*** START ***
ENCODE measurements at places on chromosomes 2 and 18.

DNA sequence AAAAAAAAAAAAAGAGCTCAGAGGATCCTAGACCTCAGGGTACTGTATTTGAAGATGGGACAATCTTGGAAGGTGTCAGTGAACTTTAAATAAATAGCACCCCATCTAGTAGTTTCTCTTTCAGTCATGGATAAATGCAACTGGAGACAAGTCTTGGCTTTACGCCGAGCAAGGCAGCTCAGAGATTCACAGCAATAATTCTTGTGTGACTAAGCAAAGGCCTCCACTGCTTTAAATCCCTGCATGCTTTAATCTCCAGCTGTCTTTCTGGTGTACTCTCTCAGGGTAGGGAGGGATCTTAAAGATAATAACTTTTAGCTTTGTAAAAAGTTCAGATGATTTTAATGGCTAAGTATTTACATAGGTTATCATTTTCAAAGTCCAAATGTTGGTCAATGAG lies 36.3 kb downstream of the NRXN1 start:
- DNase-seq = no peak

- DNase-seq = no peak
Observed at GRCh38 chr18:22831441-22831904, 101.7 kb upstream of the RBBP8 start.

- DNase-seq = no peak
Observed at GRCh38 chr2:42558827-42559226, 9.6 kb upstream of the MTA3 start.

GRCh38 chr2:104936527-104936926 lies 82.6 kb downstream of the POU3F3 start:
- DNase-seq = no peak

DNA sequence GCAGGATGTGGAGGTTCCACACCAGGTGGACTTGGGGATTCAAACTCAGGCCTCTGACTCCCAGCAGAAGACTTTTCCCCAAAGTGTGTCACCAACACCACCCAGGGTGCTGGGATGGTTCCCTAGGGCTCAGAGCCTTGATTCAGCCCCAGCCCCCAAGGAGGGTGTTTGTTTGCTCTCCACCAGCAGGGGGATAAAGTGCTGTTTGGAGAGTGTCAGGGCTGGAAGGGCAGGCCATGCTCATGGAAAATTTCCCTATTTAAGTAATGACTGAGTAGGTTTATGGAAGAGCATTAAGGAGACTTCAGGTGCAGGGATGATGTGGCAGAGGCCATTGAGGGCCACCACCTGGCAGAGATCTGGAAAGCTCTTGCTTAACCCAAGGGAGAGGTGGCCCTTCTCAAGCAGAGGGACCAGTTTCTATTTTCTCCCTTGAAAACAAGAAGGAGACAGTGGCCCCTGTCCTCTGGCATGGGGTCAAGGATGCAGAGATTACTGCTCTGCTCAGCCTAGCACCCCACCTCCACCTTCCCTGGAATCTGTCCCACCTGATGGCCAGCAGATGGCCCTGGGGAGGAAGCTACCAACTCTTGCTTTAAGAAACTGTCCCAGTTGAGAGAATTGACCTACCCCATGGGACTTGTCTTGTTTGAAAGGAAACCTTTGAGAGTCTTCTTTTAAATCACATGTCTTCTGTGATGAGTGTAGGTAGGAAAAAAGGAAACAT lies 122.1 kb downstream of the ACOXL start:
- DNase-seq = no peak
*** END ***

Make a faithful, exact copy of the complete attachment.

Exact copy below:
ENCODE measurements at places on chromosomes 2 and 18.

DNA sequence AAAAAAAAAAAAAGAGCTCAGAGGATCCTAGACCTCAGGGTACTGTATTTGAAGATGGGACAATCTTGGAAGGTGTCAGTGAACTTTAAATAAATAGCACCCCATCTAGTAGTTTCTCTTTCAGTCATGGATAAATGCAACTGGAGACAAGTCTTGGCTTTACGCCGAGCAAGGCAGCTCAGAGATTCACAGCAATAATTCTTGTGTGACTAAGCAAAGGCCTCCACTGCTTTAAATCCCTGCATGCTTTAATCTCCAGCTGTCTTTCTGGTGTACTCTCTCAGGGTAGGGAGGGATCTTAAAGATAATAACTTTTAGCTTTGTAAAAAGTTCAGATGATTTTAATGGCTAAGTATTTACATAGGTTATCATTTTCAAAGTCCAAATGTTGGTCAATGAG lies 36.3 kb downstream of the NRXN1 start:
- DNase-seq = no peak

- DNase-seq = no peak
Observed at GRCh38 chr18:22831441-22831904, 101.7 kb upstream of the RBBP8 start.

- DNase-seq = no peak
Observed at GRCh38 chr2:42558827-42559226, 9.6 kb upstream of the MTA3 start.

GRCh38 chr2:104936527-104936926 lies 82.6 kb downstream of the POU3F3 start:
- DNase-seq = no peak

DNA sequence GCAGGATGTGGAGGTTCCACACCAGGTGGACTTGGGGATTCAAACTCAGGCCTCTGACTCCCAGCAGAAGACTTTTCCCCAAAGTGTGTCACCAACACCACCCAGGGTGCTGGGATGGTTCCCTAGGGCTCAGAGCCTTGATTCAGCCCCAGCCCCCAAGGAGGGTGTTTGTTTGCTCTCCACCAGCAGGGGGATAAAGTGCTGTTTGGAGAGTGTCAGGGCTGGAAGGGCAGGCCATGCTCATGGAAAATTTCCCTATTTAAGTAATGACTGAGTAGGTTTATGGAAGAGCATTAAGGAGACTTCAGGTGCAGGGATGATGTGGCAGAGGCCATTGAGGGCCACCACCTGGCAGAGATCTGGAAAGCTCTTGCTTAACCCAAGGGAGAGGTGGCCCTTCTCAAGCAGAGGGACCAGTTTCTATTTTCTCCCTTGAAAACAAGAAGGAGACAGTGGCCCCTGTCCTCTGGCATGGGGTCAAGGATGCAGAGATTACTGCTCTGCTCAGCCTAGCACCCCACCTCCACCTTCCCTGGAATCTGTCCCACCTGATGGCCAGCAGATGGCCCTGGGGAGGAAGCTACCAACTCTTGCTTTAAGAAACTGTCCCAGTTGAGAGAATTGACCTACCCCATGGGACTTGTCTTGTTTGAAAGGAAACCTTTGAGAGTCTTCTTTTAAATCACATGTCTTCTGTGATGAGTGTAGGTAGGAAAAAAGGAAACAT lies 122.1 kb downstream of the ACOXL start:
- DNase-seq = no peak